In general, human societies that use the ballot to select a leader or a representative, seek the most qualified.
They look for a dignified and respectable achiever who is dedicated to the best interests of the society. It is not an emotional decision, and the ideal is not always achievable. What is most dangerous and must be avoided, however, is the trap at the other end of the spectrum: empowering the weakest.
In this area, Nigerians continue to get it wrong. We enthrone the unmotivated, the compromised and the uncommitted, and then grumble about why nothing is going right. Sometimes, we do not even bother to get involved: we refuse to vote, or even to register to do so, only to complain about bad leadership.
Our irresponsibility demonstrates itself in our dilapidated institutions and glorified scam establishments, from government agencies to political parties. We would rather put an idiot in charge, especially if he is a relative, than someone whose abilities we know to be vastly superior. A man we know to be a thief arrives with a bribe and we greedily grab it and give him our support. He saunters into office and steals us blind, and we throw up our hands.
This is the soil in which our legislatures are planted and nourished, and it explains why the National Assembly has been in scandal mode since 1999 and has not changed. It is difficult to argue that the average federal legislator is interested in better legislation, or even legislation. The federal legislature, the world’s best paid, is not the world’s most patriotic or hardworking. It is the world’s best paid because its members simply help themselves to the money.
There is a word for that: robbery. But we do not call it that, especially whenthose involved are friends and relatives, or when we feel we can benefit. We worship them. We give them chieftaincy titles. We beg them to marry our daughter who has been jobless for five years in the first place partly on account of legislative irresponsibility.
What we know of the executive is even more alarming, especially since they are fewer, and have more ways of helping themselves to the money. Members of the executive branch do not ask, in the tradition of civil servants, “What is in for me?” They simply take it. They make very little attempt to disguise their brigandage as they build homes and buy bulletproof cars and private jets and travel the world. We give them a great big Robin Hood cheer, as if we were not their very victims.
The truth is that we are responsible for where we have found ourselves. That is why we do not need to be rescued. We can rescue ourselves if we wish.
The first step is that we must resolve to be “victims” no longer. Not to be hypocrites. Not to be cowards.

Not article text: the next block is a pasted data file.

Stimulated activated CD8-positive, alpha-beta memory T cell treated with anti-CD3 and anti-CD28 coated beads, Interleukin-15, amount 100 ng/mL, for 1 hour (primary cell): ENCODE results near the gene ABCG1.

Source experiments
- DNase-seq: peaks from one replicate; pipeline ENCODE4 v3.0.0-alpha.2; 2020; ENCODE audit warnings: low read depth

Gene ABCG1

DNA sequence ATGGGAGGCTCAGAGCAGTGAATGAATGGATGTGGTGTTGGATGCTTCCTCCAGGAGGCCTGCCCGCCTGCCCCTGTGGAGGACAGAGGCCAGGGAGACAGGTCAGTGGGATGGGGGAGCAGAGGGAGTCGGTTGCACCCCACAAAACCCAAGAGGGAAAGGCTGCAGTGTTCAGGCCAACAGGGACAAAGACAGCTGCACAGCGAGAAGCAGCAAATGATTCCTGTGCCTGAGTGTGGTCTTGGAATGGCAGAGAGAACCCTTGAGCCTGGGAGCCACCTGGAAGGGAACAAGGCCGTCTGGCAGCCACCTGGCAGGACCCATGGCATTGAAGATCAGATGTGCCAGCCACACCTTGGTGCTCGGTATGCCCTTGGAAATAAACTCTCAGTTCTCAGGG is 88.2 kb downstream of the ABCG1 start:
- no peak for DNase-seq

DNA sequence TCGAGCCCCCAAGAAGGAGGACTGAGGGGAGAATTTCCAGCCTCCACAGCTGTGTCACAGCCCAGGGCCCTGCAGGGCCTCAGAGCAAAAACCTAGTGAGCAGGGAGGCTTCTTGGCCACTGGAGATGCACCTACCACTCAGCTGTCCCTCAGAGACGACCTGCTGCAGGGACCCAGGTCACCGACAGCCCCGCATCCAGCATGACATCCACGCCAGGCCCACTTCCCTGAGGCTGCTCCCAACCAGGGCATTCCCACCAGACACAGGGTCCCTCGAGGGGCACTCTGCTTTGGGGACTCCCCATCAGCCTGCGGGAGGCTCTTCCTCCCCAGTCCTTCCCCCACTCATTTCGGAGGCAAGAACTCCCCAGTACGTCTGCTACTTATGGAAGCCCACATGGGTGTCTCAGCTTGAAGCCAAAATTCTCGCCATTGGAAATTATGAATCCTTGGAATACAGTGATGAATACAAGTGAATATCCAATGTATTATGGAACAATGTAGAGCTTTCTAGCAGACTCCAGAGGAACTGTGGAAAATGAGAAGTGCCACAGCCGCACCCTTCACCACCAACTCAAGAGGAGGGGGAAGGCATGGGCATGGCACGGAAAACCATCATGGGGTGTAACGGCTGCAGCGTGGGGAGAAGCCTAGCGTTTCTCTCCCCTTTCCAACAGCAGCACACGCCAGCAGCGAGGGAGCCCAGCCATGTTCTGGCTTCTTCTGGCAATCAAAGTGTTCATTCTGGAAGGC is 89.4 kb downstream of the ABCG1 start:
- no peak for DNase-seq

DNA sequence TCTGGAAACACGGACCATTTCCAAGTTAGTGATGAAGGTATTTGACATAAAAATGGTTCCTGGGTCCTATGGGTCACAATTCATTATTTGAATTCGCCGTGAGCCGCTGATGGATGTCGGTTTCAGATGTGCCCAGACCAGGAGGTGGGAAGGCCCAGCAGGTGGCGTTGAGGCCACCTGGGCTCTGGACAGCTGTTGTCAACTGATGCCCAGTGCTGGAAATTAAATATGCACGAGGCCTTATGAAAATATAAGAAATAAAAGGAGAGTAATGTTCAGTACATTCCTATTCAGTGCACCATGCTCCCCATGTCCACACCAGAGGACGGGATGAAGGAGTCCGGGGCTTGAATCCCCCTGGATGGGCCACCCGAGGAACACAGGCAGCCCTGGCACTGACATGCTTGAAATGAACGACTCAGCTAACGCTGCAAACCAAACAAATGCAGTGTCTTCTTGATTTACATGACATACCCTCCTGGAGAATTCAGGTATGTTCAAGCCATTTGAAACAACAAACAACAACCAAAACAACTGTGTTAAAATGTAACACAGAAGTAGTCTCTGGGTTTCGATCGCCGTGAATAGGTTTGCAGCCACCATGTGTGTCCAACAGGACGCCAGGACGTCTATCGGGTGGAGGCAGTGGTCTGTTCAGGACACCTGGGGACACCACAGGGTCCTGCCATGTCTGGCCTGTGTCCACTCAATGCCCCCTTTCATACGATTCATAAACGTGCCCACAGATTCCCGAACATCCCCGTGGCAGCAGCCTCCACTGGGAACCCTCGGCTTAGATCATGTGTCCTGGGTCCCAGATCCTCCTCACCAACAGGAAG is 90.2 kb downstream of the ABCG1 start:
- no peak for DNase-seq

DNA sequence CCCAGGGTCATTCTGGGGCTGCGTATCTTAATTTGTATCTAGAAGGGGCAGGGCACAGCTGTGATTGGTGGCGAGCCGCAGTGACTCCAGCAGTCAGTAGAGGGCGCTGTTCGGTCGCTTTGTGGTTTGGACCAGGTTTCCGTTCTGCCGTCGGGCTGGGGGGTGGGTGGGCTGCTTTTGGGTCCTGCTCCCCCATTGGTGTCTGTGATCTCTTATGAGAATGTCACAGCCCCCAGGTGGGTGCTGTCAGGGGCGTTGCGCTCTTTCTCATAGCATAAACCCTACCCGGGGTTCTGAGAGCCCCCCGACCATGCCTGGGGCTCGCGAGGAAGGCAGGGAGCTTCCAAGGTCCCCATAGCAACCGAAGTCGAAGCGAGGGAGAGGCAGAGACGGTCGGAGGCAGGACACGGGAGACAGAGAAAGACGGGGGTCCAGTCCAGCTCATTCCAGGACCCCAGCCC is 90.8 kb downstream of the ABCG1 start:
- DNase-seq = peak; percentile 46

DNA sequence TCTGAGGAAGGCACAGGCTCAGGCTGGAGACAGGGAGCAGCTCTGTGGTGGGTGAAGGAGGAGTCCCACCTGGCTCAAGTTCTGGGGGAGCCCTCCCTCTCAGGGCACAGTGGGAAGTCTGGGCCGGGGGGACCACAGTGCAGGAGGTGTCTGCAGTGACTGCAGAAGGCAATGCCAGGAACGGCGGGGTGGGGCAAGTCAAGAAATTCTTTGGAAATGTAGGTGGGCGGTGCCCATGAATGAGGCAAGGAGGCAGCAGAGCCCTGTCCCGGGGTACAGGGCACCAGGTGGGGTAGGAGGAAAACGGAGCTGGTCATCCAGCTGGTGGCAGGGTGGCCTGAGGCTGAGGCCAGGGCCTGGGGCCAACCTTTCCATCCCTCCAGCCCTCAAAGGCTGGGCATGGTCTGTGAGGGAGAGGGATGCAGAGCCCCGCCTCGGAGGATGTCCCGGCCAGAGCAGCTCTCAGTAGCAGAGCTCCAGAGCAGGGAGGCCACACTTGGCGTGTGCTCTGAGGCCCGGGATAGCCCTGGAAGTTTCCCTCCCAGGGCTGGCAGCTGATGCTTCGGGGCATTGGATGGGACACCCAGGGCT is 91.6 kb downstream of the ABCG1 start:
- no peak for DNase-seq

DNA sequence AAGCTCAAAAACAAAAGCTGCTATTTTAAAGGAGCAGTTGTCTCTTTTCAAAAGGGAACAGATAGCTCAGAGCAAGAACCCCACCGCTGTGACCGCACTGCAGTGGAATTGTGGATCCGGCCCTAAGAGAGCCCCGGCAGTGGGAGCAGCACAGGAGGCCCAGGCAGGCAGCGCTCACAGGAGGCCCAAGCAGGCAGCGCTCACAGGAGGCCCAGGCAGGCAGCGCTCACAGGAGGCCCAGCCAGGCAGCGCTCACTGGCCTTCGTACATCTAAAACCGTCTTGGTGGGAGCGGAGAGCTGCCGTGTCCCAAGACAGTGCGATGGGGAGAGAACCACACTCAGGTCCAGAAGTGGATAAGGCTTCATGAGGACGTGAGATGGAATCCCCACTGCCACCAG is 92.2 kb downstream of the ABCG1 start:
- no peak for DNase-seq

And then we must learn to stand up straight and use the powerful tool each of us is already armed with: the power to question. We must summon the courage to ask questions of those who run our affairs.
Think about it: we are governed not by aliens. Not even by boys hiding inside starched khaki shirts pretending to be monsters. We are governed by people we know; people who, in principle, we sent out ourselves through the ballot box. We must be able to ask them what they are doing, and how.
The ability to ask questions is the most important weapon of a citizen in a democracy.It permits and challenges the citizen to assert his place as the foundation of the political process by questioning an electoral candidate; by questioning the winner so he remembers he is responsible to those who elected him.
The citizen must question the official so he does not take his office for granted. He must question the official about the principlesthat govern his work. He must question him about the substance of his work. The dog in the hunt hunts for itself especially in Nigeria’s public life; in the end, the hunter must recover the kill for the hunter.
A question does not have to be cynical, insulting or rude. Indeed, the best questions are not; they are based on the simple understanding that theelected owes his position to those in whose name he says he speaks.
Actually, the office-holder usually understands this point very well; he just hopes that the electors do not so that he can present himself not as servant but as Master; not as a messenger but as all-knowing and all-powerful.
We have not just a right, but a responsibility, to question those who serve in our names, even if they rigged themselves into that position. A critical part of the problem we have in our hands is that some of us, when we see a man who holds power, become star-struck and mute, as if the man manufactured the power.
We tremble and stutter not in amazement at how well they are serving the common weal, but at simply how powerful they are. Even journalists align with the applauding and immobilized party faithful, forgetting that while anyone can quote what a politician said, fewer can ask or report what he actually accomplished, if anything.
With that said, it is clear that election year 2015 is critical for Nigeria. It is a chance to stand up, speak up, and take responsibility for doing the right thing. We can pay attention and seek workable solutions, or we can do what we have always done. You cannot present the clown as a prophet only to go home and then complain about how “bad” things are.
Things are not bad. We are, and that is what must stop.This is particularly important for Nigeria’s younger generations. We can begin to negotiate change that will benefit our future when we are courageous enough to ask questions of those who seek our permission to dominate us.
And we must remember we have the right to say NO, to get angry when they think they mislead. Democracy permits us to merge our outrage with the outrage of others who feel the same way as we do.
You die not when you speak up, but when you look away, in which case you die twice.